In our case, a number of scientifically researched questions have been put in the registration system. So when you correctly answer those questions in the portal, those questions are supposed to determine how much income you make per month, per annum. It is that income that you make per annum after answering those questions, that is used to make a determination. Do you have a roof? Do you have wall to wall carpet? Again, I'm just giving examples, these are not necessarily the questions. Where do you access your water? Do you have water inside your house? So when you answer all these questions, then they will be able to, with a fair degree of accuracy, estimate the income. And after they estimate this income, then 2.75 per cent of this income is what will be payable to SHA.

How long will this Means Testing exercise take across the country?

Nobody will take more than 10 minutes on a good device. And it is not residence alone that will be used to determine what you pay. We have people in the informal sector who make a lot of money. I've seen somebody living in the informal sector who makes Sh2 million a month, but he prefers living down there.

So we are using science, and only the least earning Kenyans will pay Sh300. Many other people in the informal sector will pay depending on their income, and this is what means testing is. So you will answer questions on your phone, your computer or somewhere else, and then the system will quickly compile and within a short time, come back to you, telling you on the same day that what you are supposed to pay is not Sh300 but we have looked at you and we think you can afford Sh700 or Sh326 or Sh20,000 every month. This will all depend on the income you make and how you answer those questions.

Does SHA carry a limit on the number of children or wives that can be on one cover?

We do not have a limit of the number of children or spouses, as long as they are fairly official. To that extent, we shall make sure that everybody, as long as you are in a recognisable household, then you pay based on the household income.

Can you explain how the three funds inside SHA are related?

The best way of explaining is to give the history of SHA. On October 19, 2023, the President assented into law four bills. One of the laws was the Social Health Insurance Act, or the SHA Act. The organisation that was formed by the SHA Act is called Social Health Authority. SHA will manage three funds. The first fund is called Primary Healthcare Fund. This fund will finance the treatment in Level Two and Level Three hospitals – that is, dispensaries and health centres.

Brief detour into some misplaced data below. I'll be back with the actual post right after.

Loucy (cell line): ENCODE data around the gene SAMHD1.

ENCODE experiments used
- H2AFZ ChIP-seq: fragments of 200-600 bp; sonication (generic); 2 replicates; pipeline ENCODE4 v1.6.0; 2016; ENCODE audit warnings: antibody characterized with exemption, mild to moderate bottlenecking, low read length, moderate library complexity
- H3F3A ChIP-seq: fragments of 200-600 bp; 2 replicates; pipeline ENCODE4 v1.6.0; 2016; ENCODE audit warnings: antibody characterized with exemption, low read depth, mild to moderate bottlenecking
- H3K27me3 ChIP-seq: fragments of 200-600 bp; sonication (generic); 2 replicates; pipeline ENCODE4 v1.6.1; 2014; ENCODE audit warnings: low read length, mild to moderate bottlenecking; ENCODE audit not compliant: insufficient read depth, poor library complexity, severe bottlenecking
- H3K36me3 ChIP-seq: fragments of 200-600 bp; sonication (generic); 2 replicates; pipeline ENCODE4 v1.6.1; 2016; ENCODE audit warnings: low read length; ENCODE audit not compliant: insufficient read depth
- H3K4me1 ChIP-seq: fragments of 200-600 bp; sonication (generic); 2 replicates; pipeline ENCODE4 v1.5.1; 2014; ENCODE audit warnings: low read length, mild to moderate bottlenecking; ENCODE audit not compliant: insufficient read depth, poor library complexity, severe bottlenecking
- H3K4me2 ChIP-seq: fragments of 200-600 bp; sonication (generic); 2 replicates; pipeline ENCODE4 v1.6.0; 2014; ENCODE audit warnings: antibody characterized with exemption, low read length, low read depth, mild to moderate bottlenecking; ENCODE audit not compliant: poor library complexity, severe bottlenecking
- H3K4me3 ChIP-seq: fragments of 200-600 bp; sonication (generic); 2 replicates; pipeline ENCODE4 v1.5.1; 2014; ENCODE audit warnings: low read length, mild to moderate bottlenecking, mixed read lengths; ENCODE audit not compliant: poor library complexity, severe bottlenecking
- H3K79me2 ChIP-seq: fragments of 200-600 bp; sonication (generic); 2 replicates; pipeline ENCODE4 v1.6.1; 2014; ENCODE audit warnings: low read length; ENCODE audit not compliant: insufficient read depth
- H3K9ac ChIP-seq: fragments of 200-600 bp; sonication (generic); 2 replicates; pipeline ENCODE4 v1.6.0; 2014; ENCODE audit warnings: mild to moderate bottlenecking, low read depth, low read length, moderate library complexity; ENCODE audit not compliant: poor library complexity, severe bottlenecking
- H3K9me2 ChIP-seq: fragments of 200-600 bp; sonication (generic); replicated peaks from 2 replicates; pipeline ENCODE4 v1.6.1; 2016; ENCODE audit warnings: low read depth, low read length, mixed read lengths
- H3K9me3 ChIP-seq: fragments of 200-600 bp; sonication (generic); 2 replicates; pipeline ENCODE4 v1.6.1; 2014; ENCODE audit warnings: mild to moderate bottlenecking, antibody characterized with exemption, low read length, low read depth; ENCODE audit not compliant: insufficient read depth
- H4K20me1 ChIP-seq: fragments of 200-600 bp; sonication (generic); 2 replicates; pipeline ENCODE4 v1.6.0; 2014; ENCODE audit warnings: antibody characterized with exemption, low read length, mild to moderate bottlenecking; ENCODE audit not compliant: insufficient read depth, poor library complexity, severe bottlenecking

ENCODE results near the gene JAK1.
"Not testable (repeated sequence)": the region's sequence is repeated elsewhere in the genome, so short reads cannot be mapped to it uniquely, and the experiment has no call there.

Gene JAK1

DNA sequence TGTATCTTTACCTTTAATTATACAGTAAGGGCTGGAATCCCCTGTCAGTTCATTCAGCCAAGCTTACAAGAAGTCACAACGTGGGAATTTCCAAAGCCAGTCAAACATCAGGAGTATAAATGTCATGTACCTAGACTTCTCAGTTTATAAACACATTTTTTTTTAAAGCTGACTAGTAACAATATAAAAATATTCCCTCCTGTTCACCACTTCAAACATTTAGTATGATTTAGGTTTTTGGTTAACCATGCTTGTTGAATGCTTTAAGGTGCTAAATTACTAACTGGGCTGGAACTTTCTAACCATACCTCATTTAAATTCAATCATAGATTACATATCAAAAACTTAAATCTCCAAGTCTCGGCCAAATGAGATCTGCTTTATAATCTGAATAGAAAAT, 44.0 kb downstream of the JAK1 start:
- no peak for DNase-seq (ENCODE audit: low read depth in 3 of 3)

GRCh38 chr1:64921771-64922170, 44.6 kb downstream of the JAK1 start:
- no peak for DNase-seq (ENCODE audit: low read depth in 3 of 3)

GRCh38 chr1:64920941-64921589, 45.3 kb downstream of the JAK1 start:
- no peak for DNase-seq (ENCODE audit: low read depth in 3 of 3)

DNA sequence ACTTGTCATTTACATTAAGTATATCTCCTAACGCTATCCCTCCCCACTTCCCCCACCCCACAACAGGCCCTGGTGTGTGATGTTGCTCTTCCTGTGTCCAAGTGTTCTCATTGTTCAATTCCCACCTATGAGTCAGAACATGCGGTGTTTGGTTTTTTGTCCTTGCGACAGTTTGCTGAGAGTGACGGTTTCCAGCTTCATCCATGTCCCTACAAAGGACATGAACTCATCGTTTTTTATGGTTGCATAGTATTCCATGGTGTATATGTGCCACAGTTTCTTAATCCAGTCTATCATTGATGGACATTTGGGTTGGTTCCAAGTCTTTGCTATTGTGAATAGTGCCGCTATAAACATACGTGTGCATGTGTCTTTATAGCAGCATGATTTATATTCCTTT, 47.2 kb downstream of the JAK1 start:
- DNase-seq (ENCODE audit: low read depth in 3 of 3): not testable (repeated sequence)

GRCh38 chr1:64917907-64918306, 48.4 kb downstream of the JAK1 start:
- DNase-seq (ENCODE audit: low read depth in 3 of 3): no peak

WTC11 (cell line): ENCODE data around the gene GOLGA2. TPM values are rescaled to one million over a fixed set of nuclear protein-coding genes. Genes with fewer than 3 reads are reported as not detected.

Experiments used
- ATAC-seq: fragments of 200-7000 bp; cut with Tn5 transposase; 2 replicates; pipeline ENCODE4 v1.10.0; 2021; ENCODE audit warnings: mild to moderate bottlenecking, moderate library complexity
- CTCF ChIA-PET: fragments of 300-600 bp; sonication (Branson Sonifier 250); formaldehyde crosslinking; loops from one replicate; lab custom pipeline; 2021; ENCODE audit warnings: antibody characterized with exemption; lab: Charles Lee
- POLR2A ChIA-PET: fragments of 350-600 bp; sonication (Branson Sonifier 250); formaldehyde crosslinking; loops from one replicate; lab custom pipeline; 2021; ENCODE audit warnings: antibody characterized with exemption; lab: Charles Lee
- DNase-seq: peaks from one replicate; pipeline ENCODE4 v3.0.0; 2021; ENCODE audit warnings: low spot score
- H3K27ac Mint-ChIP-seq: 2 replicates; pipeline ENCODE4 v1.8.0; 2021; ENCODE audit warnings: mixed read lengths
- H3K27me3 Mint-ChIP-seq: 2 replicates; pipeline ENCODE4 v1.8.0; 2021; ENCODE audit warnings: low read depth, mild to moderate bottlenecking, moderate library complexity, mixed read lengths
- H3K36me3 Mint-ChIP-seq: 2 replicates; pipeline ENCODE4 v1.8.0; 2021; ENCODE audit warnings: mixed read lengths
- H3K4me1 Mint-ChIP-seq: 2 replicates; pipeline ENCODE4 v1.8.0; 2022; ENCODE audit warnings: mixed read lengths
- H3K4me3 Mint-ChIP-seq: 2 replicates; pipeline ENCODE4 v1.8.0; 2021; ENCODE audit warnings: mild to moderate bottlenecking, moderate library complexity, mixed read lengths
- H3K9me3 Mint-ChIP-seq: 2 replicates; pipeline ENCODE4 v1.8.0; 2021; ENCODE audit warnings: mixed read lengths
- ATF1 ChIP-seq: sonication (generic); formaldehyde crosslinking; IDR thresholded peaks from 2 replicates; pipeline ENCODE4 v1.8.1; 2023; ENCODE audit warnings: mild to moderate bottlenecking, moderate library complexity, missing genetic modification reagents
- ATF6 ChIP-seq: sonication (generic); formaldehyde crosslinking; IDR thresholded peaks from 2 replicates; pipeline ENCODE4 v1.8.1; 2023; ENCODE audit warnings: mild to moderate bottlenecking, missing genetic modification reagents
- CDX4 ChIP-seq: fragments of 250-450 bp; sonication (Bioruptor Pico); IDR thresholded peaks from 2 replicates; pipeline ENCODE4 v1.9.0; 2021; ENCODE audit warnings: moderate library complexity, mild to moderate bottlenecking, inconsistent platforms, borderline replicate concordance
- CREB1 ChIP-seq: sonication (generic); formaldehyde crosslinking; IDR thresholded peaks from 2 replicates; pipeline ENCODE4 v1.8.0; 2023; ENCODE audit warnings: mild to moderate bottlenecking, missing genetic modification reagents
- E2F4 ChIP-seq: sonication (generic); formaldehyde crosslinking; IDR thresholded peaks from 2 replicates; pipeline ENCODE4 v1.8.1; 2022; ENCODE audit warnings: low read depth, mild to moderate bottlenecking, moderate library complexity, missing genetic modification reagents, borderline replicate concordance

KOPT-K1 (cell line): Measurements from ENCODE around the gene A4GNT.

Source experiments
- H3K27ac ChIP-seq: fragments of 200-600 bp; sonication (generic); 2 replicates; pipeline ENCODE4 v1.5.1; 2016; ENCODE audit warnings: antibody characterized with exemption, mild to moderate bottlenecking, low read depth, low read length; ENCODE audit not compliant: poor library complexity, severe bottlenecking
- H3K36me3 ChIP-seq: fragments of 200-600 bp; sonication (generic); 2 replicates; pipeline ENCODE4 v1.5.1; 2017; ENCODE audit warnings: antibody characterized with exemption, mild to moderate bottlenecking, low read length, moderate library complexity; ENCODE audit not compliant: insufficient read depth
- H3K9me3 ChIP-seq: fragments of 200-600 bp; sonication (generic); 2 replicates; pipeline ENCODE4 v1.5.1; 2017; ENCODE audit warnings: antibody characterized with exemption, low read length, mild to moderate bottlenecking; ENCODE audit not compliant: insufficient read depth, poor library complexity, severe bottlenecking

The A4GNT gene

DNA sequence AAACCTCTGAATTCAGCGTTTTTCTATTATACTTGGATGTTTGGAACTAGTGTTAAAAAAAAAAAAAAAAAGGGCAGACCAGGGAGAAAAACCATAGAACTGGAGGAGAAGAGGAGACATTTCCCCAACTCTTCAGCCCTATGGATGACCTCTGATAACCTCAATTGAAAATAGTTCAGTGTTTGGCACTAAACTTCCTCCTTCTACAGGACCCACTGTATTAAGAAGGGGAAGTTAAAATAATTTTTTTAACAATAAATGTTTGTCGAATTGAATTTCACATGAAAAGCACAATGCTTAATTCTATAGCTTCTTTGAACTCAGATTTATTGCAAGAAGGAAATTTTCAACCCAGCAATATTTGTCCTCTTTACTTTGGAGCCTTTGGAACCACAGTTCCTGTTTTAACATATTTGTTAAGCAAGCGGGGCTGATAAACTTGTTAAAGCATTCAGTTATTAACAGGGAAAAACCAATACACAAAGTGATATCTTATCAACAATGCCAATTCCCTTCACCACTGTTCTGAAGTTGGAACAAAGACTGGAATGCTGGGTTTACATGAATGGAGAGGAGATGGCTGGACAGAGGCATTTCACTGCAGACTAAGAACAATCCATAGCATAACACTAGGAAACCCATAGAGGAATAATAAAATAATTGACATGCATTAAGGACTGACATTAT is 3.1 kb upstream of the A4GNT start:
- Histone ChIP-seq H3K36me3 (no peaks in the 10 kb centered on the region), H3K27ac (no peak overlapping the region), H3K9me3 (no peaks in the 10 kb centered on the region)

The Primary Healthcare Fund will be fully funded by government and as long as you are registered with SHA, you do not have to be paid up to access service in Level Two and Level three.

All of us will be required to go into this Primary Healthcare Fund first, before we can go to any other fund. So for all of us, the first level of treatment will be dispensary and healthcentres. Here we expect many communicable diseases, diarrhoea, flu,  to be treated and people discharged.

Then the second fund is called Social Health Insurance Fund (SHIF). SHIF is a contributory fund. This is where the 2.75 per cent of our incomes go. Those who cannot pay anything the government will pay for them up to Sh300.

SHIF will pay for services at Levels 3, 4, 5 and 6 hospitals. To access this, a patient will have to have been referred from Level 2 and Level 3, where you will go first. The main objective here is to decongest the Levels 4,5,6 hospitals. So you don't have somebody with a simple cold holding a queue for somebody who suffering from stroke or a condition that could lead to death or permanent disability.

The third fund is the Emergency, Critical and Chronic Illness Fund (ECCIF).  This is for emergencies and for people who exhaust their limits in SHIF.

Looking at the benefits package I see copayment. I mean, for some conditions, SHA will cover hospitalisation for up to 50 days.

There are some limits, but we have worked hard not to have financial limits. We have limits based on the mode of treatment, number of dialysis sessions, number of days admitted. Again, this has scientifically been arrived at based on the data and the experience we have over time.

Are health facilities going to be contracted and empanelled again?

We are going to empanel afresh, because that's what the law says. In actual fact, even for those we had empaneled in NHIF, the contracts are coming to an end on June 30. So we need new contracts. 

Number one, the law says that as long as you are accredited by the accrediting authorities, such as the KMPDC, then that accreditation in itself is equal to empanelment.

So all we shall do is to interest them in our contract terms and conditions and our tariffs, which we shall advertise. If they are keen to do it, we shall go through a process called E-contracting, where they will review our terms and conditions, agree with them, sign their end, we sign our end, and we shall have a contract in the shortest time possible. The one thing you realise about SHA is that we are heavily, digital. So we shall be able to empanel about 9,000 providers within a maximum of three days,

Do we have different terms for the private and public hospitals?

The terms are all the same. In actual fact, Universal Health Coverage means everybody. So everybody is being exposed to the same contract. They will sign for the services they're able to offer, and everybody will get the same amount of money for the same service.

To be clear, from July 1, can Kenyans access benefit listed under SHA?

Yes. SHA promises Kenyans a big benefits package. It promises Kenyans good health. My expectation is healthier, more productive Kenyans, happier employees and some good automation of processes.